During a visit to a data centre recently, the company's CIO mentioned to me in passing that the computer giant IBM was "ending support for SNA next year". For me, this was almost a Proustian moment, with the now obscure acronym reviving, in my mind's eye, countless headlines, industry disputes and politicking spinning back through two decades.
By any standards, and even by the dramatic standards of the IT industry, the story of SNA – and the rise and fall of IBM's Network Systems business – is an extraordinary one. But unlike, say, the rapid rise of Microsoft and the destruction of IBM's domination in small computers, the history of SNA has largely been left untold. But as with all these stories, there are important lessons, for today – for all businesses, but especially for telecoms companies, and maybe even for Microsoft itself.
From the early 1980s to the mid 1990s, Systems Networking Architecture, a broad set of mainframe-centric networking technologies and de facto standards, was enormously important to IBM's hold on the computing industry. For a period, there were few commercial networks of significance anywhere in the world that did not heavily rely on IBM's technology.
By about 1990, IBM's networking business, if services are included, had annual revenues of nearly $9 billion – somewhere around the size of an SAP today. IBM's domination of corporate networking was greater than Cisco's is today. There was even an SNA ecosystem, with several computer companies making equipment compatible with the SNA standards, which all computer makers also followed.
But the standards were not open – SNA was almost entirely proprietary. So while other companies implemented them as best they could, IBM maintained jealous control over the pace and direction of mainframe networking. As a result, SNA was consistently controversial, as governments and rivals vainly sought to undermine IBM's dominance through both legal and technical initiatives.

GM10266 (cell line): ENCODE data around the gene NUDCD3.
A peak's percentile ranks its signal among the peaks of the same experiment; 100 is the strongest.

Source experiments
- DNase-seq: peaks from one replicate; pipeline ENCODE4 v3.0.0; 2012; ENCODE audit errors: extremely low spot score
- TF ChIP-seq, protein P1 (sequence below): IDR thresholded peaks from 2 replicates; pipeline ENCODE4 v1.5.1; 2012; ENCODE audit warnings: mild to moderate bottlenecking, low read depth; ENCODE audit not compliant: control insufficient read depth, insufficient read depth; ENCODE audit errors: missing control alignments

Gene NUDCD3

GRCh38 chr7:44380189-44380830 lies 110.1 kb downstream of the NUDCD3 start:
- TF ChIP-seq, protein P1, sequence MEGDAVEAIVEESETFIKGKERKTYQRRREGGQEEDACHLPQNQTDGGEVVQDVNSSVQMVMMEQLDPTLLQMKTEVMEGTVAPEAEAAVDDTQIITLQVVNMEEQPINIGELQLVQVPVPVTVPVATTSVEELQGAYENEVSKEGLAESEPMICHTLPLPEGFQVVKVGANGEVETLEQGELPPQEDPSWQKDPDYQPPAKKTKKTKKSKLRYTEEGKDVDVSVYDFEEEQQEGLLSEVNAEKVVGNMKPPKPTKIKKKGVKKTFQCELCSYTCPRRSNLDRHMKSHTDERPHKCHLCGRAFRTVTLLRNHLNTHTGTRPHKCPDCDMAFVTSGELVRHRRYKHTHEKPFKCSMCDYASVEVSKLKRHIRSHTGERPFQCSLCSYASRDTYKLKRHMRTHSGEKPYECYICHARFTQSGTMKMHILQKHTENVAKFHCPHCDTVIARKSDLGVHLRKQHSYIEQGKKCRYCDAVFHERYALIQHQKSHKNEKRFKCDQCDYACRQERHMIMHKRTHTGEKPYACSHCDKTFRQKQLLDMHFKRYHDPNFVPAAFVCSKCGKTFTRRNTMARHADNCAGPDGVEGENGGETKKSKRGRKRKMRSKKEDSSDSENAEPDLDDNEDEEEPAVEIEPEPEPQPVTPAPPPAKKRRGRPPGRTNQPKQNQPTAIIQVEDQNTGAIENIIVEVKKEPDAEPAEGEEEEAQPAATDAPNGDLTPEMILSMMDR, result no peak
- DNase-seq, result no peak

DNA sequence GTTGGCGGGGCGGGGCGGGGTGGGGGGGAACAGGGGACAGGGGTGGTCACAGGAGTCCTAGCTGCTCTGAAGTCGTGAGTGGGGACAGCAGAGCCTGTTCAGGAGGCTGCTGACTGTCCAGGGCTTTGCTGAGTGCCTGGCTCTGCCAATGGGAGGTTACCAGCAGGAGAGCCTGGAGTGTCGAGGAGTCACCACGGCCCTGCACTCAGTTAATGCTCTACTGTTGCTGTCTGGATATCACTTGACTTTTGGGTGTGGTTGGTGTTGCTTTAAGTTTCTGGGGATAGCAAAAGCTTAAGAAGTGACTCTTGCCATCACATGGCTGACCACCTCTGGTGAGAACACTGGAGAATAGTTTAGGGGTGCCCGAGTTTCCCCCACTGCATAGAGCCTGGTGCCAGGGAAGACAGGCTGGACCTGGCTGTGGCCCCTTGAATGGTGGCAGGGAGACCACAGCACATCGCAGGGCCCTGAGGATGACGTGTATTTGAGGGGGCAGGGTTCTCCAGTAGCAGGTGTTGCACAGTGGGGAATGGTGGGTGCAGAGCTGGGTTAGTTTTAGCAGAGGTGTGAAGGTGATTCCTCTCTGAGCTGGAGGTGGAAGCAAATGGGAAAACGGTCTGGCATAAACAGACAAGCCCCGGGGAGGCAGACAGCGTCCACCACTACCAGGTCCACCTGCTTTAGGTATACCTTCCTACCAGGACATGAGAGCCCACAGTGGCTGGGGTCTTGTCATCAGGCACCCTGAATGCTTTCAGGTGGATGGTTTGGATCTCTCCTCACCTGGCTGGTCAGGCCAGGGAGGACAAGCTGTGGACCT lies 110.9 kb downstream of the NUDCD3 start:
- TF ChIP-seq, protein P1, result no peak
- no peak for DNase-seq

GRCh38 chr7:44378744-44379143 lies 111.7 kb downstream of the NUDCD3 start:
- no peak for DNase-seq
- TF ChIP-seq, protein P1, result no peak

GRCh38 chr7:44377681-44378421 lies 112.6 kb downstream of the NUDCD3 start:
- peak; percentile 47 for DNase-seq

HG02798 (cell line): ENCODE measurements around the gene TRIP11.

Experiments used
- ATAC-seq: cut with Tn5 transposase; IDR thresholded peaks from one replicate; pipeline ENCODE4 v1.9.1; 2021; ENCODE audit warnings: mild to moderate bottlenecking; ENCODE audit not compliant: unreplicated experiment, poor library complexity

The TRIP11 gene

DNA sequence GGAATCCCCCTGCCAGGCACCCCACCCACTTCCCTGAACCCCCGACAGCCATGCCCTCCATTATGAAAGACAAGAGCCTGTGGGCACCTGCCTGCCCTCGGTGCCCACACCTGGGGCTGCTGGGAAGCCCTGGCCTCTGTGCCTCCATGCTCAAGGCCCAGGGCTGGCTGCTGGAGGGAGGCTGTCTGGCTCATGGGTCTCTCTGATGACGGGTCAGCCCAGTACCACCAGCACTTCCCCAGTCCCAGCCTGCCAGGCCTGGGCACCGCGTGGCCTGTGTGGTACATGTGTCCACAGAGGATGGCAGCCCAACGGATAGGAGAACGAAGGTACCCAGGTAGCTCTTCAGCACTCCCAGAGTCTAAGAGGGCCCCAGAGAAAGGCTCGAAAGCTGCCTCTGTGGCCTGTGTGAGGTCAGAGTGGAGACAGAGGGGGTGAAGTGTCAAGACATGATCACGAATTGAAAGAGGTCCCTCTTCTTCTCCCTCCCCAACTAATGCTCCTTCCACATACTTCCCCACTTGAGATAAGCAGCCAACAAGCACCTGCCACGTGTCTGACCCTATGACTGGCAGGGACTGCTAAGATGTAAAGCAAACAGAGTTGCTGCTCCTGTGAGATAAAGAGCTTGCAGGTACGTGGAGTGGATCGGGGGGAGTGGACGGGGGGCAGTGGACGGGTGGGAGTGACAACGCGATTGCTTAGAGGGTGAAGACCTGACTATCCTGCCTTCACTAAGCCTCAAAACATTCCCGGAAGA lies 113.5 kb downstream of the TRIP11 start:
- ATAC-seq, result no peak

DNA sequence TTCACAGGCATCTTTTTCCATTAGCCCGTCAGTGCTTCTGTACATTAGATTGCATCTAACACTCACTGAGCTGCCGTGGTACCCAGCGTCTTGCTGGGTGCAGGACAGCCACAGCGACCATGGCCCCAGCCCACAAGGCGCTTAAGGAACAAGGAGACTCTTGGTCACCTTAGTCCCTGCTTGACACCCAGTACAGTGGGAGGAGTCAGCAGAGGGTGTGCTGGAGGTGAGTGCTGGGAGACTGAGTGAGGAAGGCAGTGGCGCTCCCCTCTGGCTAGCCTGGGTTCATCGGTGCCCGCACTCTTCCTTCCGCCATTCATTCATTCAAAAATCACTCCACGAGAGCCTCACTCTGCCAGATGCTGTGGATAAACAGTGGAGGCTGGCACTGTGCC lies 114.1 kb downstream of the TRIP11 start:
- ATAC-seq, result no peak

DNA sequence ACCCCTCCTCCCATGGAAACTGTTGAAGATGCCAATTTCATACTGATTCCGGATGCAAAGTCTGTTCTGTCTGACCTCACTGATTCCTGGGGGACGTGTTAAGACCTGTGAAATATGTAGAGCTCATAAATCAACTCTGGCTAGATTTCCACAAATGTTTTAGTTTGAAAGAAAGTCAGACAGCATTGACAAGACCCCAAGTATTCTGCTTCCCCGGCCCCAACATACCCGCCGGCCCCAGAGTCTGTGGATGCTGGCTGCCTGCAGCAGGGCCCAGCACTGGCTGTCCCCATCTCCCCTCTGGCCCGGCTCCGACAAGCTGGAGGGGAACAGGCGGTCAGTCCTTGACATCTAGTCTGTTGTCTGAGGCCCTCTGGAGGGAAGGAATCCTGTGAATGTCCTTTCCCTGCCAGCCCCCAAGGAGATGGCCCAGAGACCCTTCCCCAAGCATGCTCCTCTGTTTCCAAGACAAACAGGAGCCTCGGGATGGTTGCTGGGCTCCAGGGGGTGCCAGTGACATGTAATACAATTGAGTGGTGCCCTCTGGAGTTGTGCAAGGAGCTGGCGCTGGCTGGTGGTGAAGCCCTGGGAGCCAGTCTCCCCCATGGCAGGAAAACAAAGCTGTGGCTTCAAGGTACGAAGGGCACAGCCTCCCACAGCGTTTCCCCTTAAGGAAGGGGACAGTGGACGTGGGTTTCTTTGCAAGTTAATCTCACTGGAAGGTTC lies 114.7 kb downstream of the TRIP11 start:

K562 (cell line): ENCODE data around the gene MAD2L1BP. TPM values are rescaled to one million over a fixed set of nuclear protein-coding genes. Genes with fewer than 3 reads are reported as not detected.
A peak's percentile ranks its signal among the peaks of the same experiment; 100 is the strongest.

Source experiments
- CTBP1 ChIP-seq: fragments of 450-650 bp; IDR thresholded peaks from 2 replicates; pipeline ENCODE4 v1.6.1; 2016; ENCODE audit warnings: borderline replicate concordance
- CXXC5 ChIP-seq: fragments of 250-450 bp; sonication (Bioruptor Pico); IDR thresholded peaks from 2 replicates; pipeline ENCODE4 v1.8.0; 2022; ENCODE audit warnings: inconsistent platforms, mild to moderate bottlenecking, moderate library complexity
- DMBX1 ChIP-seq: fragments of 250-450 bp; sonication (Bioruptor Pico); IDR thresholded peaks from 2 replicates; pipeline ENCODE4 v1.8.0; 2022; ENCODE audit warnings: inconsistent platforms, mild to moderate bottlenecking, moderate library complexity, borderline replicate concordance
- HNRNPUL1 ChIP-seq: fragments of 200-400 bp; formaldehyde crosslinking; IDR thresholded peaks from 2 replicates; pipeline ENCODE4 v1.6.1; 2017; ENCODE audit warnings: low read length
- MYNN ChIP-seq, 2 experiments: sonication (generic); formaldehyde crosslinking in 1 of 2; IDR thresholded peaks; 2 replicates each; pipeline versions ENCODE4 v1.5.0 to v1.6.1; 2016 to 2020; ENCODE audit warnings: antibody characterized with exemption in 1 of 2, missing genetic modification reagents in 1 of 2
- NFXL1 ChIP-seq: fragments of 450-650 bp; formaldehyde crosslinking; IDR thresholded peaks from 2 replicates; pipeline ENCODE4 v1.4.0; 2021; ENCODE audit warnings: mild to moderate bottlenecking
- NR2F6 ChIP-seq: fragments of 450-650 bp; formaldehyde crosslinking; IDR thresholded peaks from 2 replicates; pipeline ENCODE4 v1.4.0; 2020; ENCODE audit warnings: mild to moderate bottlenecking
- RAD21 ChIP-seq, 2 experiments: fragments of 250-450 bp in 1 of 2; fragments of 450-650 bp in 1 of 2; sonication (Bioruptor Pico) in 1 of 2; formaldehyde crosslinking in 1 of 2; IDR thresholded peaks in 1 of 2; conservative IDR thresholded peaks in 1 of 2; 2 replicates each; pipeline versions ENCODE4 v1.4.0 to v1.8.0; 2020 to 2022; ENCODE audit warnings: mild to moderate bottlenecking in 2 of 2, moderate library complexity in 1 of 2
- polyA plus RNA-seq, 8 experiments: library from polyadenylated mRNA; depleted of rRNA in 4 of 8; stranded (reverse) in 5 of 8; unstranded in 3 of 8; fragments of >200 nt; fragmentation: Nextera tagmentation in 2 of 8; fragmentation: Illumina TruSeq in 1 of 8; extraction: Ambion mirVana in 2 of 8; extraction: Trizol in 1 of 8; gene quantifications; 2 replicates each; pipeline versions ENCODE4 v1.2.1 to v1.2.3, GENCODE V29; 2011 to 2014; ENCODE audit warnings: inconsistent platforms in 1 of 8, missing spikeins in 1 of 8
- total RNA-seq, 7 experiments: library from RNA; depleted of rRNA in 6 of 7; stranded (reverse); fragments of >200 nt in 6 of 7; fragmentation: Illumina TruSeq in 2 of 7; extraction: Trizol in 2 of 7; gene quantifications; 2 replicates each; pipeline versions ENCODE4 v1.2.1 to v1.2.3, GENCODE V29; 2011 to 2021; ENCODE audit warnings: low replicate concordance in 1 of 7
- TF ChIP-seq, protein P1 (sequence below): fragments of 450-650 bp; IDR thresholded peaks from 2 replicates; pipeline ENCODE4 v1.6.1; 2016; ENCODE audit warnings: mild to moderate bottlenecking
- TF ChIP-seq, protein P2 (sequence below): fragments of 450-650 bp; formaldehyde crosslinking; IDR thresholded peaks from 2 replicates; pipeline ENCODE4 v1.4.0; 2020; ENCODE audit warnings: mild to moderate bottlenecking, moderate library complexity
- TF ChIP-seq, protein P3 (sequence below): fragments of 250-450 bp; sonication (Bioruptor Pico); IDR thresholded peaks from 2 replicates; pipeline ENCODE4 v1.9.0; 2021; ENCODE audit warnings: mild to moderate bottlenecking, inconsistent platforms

This was a prolonged, bitter and colourful battle. Open Systems Interconnection (OSI), a rival set of standards, failed to win wide acceptance in spite of huge investment and the backing of the European community and many public-sector purchasers. After years of wrangling, the European Community also imposed on IBM the same kind of settlement it is trying to force on Microsoft today, insisting the critical interface information for SNA was made available within 90 days of any product announcement.
But suddenly, in the early 1990s, it all began to go wrong – spectacularly wrong. A young competitor named Cisco systems was having success with an alternative approach, sending traffic over a wide area network by replacing the one-to-one SNA ‘session' links with connectionless links. It worked perfectly on the US Department of Defense's Arpanet, progenitor of the Internet, and then on the Internet itself.
Soon, IBM was falling victim to "disruptive innovation": a cheaper, but less functional, product was undermining sales of a product that had become over-engineered for its market.
By 1993, Cisco already had sales of $649 million – a tenth of IBM's – and revenues were doubling each year. Cisco opened up a recruiting and engineering centre directly opposite IBM's own development labs in North Carolina, and soon a large number of IBM engineers were driving into a different car park each morning. "[IBM] Network Systems is just being slaughtered. It is punch drunk," said analyst Anura Guruge at the time. Canute-like, IBM refused to admit the depth of the problem, dismissing the Cisco router as "a big mistake" that simply "doesn't work".
Belatedly, IBM attempted to fix its product line, cut costs, and establish ways for users to build simpler, more flexible networks. But it was too late: Cisco had the momentum. At a press conference in Cannes in the mid-1990s, IBM tried to convince a sceptical press that it could recover. But, unfortunately for the company, the banner that hung over the hotel-front, celebrating the launch for The Mummy, had not been changed from the film festival launch party the day before. It read: "Abandon hope, all ye who enter here" – a phrase the journalists present used mercilessly.
Eventually, IBM admitted total defeat. It formed an alliance with Cisco, and allowed it to supply equipment for most IBM customers' networking needs. The bulk of IBM's networking staff de-camped to Cisco or were made redundant. In just over a decade, one of the world's biggest technology operations – and one that was strategically far more important that IBM's PC business ever was – had crumbled away.
The lesson is for the reader to decide. But here are some clues: voice-over-IP; WiMax; open source.